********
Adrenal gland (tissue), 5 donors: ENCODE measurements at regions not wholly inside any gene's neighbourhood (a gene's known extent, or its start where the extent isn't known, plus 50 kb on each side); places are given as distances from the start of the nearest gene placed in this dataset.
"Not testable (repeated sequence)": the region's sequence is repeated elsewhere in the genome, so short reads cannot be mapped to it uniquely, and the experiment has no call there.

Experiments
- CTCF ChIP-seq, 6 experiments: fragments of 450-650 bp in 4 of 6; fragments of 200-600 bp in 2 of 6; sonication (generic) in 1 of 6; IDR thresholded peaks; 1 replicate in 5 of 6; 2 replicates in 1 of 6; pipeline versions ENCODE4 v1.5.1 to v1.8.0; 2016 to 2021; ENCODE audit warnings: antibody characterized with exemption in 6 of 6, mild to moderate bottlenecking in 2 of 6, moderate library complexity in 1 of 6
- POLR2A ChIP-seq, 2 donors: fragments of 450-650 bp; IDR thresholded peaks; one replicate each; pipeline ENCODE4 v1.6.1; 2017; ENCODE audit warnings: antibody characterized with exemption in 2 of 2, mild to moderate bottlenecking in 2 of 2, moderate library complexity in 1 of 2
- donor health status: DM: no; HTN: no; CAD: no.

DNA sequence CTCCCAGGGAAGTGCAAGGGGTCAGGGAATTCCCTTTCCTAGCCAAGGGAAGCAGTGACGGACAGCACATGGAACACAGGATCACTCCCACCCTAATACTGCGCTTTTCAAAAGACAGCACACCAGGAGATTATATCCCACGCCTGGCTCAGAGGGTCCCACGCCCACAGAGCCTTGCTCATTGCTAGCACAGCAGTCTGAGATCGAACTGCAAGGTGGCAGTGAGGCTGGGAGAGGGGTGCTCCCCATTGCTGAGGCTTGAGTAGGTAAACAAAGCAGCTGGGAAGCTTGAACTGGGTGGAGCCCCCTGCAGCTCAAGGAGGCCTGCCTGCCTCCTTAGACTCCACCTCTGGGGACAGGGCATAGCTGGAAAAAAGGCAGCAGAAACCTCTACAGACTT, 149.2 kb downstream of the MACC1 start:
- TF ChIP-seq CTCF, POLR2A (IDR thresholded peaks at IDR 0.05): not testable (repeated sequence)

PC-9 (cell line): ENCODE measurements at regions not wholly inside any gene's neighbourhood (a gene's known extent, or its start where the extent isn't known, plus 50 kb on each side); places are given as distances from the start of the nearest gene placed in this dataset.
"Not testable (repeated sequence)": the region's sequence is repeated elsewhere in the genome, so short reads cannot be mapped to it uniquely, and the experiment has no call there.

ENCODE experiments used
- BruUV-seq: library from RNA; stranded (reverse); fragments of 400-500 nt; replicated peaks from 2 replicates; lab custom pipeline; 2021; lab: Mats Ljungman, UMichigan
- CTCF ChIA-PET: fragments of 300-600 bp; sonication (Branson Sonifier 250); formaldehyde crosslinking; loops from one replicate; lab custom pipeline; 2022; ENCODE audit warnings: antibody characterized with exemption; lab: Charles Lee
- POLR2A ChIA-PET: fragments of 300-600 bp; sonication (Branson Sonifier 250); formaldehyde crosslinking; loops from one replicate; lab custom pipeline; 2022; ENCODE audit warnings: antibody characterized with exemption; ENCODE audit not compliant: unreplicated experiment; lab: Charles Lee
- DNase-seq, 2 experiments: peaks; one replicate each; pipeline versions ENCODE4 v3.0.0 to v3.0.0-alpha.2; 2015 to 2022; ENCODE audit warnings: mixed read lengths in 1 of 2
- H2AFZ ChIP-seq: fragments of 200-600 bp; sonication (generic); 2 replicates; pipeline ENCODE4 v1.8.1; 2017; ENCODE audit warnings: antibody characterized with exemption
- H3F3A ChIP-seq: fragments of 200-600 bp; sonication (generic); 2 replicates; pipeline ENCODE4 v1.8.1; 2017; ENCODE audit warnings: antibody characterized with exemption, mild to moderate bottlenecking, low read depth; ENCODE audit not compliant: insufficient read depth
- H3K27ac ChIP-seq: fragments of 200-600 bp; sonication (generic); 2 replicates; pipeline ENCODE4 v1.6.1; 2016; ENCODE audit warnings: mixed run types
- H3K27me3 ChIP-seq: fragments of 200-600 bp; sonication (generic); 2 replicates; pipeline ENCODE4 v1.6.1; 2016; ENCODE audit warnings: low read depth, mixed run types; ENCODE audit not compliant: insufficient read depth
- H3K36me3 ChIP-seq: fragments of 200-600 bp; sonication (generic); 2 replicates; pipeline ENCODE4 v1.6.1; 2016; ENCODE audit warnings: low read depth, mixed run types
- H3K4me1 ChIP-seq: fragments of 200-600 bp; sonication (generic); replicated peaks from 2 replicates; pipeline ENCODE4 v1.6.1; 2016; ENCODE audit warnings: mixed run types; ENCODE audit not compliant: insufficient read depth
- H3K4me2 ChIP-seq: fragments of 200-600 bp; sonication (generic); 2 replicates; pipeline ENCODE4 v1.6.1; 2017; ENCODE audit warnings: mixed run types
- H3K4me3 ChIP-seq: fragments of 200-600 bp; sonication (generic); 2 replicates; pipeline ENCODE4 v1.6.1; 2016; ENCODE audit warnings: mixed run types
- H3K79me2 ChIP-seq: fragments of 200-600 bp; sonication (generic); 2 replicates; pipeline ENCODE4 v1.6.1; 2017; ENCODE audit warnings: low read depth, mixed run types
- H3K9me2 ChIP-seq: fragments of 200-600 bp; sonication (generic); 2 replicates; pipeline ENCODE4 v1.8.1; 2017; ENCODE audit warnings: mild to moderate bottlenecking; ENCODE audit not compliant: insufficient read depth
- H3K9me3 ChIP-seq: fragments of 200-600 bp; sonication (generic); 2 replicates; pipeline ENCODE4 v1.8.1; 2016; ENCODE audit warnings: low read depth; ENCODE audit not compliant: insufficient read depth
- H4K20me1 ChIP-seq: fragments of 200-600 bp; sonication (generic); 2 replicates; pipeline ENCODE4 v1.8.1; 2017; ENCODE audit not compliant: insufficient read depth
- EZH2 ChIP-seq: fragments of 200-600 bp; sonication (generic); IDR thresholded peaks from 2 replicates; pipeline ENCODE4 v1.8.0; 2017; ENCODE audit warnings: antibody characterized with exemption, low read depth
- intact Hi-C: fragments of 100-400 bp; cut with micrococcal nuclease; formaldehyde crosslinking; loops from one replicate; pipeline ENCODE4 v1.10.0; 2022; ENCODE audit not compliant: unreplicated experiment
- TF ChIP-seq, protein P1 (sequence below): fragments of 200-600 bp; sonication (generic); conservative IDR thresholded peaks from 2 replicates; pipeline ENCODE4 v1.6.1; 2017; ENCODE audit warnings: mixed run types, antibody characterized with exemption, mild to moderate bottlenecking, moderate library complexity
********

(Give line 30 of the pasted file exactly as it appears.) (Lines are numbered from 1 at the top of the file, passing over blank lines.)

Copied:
- TF ChIP-seq, protein P1 (sequence below): fragments of 200-600 bp; sonication (generic); conservative IDR thresholded peaks from 2 replicates; pipeline ENCODE4 v1.6.1; 2017; ENCODE audit warnings: mixed run types, antibody characterized with exemption, mild to moderate bottlenecking, moderate library complexity